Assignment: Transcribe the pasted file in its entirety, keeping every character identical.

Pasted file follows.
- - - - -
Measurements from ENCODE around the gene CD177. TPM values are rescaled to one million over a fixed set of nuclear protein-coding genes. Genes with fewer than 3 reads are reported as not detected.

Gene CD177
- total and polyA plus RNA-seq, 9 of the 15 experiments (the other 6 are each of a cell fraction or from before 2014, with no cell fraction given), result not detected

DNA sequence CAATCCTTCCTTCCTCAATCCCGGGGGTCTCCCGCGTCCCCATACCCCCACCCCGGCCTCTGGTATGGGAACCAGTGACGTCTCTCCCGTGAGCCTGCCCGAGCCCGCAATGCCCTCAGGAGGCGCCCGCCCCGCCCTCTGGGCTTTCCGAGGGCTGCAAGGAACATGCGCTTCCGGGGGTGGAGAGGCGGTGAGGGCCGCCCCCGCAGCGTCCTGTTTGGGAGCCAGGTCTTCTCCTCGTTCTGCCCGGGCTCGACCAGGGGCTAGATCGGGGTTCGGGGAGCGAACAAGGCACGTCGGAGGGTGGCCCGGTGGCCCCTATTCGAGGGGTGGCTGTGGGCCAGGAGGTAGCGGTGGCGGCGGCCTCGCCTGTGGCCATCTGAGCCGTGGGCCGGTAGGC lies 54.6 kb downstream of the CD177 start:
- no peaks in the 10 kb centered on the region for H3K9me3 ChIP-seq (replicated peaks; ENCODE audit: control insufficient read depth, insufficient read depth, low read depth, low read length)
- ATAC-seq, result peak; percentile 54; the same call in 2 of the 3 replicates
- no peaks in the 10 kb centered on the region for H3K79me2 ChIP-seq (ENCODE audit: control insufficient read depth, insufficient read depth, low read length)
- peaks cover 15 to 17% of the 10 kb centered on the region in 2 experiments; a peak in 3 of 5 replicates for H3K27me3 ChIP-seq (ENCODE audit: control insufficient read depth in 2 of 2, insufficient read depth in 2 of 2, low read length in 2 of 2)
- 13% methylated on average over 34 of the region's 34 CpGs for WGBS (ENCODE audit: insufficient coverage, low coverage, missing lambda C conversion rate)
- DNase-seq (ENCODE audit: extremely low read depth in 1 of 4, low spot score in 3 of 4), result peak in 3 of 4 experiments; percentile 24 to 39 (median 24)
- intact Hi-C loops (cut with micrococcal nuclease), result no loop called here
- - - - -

Measurements from ENCODE around the gene CD177. TPM values are rescaled to one million over a fixed set of nuclear protein-coding genes. Genes with fewer than 3 reads are reported as not detected.

Gene CD177
- total and polyA plus RNA-seq, 9 of the 15 experiments (the other 6 are each of a cell fraction or from before 2014, with no cell fraction given), result not detected

DNA sequence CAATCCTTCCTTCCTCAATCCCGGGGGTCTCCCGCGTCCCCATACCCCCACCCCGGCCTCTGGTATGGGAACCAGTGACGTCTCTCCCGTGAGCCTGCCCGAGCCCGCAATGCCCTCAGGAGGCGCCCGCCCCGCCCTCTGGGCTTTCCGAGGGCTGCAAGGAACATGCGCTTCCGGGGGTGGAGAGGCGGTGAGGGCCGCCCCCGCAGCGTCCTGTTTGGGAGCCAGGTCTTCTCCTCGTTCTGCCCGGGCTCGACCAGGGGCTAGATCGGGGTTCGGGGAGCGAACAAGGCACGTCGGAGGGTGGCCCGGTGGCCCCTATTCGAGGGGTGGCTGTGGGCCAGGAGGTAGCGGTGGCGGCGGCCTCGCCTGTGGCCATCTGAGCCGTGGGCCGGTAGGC lies 54.6 kb downstream of the CD177 start:
- no peaks in the 10 kb centered on the region for H3K9me3 ChIP-seq (replicated peaks; ENCODE audit: control insufficient read depth, insufficient read depth, low read depth, low read length)
- ATAC-seq, result peak; percentile 54; the same call in 2 of the 3 replicates
- no peaks in the 10 kb centered on the region for H3K79me2 ChIP-seq (ENCODE audit: control insufficient read depth, insufficient read depth, low read length)
- peaks cover 15 to 17% of the 10 kb centered on the region in 2 experiments; a peak in 3 of 5 replicates for H3K27me3 ChIP-seq (ENCODE audit: control insufficient read depth in 2 of 2, insufficient read depth in 2 of 2, low read length in 2 of 2)
- 13% methylated on average over 34 of the region's 34 CpGs for WGBS (ENCODE audit: insufficient coverage, low coverage, missing lambda C conversion rate)
- DNase-seq (ENCODE audit: extremely low read depth in 1 of 4, low spot score in 3 of 4), result peak in 3 of 4 experiments; percentile 24 to 39 (median 24)
- intact Hi-C loops (cut with micrococcal nuclease), result no loop called here